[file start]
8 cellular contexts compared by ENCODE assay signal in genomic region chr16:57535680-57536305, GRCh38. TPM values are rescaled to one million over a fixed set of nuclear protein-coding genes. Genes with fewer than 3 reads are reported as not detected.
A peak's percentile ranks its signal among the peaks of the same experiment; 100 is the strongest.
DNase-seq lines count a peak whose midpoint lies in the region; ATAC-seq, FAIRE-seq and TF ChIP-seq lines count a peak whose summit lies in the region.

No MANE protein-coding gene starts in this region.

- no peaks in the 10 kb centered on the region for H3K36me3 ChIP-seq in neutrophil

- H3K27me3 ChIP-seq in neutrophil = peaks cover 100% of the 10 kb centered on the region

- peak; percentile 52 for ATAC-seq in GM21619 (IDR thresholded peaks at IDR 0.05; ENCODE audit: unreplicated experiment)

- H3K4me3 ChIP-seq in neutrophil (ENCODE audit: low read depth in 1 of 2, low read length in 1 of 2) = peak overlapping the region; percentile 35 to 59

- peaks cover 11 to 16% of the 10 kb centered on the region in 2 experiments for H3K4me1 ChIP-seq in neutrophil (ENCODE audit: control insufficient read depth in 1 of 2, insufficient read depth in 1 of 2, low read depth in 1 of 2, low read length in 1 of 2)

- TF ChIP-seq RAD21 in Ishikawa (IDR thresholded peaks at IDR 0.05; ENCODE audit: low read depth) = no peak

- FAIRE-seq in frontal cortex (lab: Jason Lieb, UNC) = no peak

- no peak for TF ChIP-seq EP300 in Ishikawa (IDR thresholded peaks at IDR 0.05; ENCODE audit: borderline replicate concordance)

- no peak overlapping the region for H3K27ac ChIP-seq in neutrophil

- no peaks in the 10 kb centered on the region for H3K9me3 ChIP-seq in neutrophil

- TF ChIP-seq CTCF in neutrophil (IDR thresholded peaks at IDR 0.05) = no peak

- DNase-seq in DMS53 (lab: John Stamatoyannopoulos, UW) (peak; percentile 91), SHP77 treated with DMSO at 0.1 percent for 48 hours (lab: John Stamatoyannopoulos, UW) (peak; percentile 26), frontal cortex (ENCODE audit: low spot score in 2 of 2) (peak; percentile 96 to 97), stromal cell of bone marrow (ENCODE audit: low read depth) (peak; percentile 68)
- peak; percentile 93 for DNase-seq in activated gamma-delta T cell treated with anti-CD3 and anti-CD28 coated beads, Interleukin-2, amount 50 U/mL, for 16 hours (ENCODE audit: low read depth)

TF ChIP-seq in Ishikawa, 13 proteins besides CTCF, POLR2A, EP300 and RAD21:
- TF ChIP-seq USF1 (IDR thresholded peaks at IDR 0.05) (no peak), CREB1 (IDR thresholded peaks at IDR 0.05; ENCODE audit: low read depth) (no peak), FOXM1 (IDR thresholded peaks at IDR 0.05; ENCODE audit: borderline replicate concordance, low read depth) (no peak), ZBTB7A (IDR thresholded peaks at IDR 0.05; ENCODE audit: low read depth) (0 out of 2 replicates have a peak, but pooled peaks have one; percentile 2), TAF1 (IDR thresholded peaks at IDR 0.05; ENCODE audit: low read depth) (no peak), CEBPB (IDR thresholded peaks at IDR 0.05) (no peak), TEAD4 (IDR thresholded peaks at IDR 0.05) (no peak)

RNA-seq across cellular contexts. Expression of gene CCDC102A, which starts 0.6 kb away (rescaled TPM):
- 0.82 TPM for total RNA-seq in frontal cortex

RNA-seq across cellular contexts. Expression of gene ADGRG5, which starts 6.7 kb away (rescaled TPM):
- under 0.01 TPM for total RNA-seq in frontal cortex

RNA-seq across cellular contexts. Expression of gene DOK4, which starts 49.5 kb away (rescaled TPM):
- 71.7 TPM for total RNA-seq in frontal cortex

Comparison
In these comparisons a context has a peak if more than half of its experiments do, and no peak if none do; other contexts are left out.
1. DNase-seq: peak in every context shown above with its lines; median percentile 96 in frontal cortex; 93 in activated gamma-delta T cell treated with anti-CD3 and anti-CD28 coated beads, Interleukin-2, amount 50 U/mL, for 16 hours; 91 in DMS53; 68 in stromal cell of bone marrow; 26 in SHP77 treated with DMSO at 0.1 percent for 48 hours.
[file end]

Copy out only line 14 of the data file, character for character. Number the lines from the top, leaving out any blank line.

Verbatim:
- no peaks in the 10 kb centered on the region for H3K9me3 ChIP-seq in neutrophil